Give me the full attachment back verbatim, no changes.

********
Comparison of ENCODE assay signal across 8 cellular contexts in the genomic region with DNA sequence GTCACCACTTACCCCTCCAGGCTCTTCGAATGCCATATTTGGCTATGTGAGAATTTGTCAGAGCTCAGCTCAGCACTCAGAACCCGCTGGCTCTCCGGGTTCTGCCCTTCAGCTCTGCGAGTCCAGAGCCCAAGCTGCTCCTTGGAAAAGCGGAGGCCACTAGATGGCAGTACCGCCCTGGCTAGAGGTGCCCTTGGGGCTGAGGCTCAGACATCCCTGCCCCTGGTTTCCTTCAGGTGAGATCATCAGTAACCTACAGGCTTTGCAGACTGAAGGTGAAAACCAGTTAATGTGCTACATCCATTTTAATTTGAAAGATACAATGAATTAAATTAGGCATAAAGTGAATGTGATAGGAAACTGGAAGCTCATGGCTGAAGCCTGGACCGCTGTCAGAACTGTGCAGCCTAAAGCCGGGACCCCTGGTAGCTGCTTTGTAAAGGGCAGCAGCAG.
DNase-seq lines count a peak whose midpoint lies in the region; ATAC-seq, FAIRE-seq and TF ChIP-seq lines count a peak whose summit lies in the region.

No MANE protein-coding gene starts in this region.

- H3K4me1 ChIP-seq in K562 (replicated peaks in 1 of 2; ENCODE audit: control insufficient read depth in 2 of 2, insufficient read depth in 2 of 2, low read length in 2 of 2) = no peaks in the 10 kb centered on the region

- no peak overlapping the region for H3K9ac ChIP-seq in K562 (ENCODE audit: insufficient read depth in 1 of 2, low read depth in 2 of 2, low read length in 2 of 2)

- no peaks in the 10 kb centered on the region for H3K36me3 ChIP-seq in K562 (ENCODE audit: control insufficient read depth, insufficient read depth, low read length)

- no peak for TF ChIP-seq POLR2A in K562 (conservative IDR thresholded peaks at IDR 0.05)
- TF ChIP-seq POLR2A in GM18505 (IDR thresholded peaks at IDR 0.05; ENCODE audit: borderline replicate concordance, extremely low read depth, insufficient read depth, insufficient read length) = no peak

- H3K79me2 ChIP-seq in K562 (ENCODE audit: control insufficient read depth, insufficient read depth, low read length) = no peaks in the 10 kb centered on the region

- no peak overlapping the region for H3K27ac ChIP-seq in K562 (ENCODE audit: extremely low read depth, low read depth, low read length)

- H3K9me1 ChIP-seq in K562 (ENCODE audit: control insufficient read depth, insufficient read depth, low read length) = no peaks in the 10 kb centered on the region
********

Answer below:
Comparison of ENCODE assay signal across 8 cellular contexts in the genomic region with DNA sequence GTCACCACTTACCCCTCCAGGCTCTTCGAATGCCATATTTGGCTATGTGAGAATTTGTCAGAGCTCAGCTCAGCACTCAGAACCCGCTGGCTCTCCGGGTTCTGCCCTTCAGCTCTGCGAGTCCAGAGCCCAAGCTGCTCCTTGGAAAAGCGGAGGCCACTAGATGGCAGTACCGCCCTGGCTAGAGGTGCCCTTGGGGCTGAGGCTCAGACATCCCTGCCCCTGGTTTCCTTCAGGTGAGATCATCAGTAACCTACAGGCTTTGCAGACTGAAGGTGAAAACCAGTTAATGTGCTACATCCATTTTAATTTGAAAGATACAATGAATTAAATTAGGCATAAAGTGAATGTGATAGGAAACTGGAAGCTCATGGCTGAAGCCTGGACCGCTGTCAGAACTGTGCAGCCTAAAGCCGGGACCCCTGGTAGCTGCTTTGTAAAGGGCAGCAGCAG.
DNase-seq lines count a peak whose midpoint lies in the region; ATAC-seq, FAIRE-seq and TF ChIP-seq lines count a peak whose summit lies in the region.

No MANE protein-coding gene starts in this region.

- H3K4me1 ChIP-seq in K562 (replicated peaks in 1 of 2; ENCODE audit: control insufficient read depth in 2 of 2, insufficient read depth in 2 of 2, low read length in 2 of 2) = no peaks in the 10 kb centered on the region

- no peak overlapping the region for H3K9ac ChIP-seq in K562 (ENCODE audit: insufficient read depth in 1 of 2, low read depth in 2 of 2, low read length in 2 of 2)

- no peaks in the 10 kb centered on the region for H3K36me3 ChIP-seq in K562 (ENCODE audit: control insufficient read depth, insufficient read depth, low read length)

- no peak for TF ChIP-seq POLR2A in K562 (conservative IDR thresholded peaks at IDR 0.05)
- TF ChIP-seq POLR2A in GM18505 (IDR thresholded peaks at IDR 0.05; ENCODE audit: borderline replicate concordance, extremely low read depth, insufficient read depth, insufficient read length) = no peak

- H3K79me2 ChIP-seq in K562 (ENCODE audit: control insufficient read depth, insufficient read depth, low read length) = no peaks in the 10 kb centered on the region

- no peak overlapping the region for H3K27ac ChIP-seq in K562 (ENCODE audit: extremely low read depth, low read depth, low read length)

- H3K9me1 ChIP-seq in K562 (ENCODE audit: control insufficient read depth, insufficient read depth, low read length) = no peaks in the 10 kb centered on the region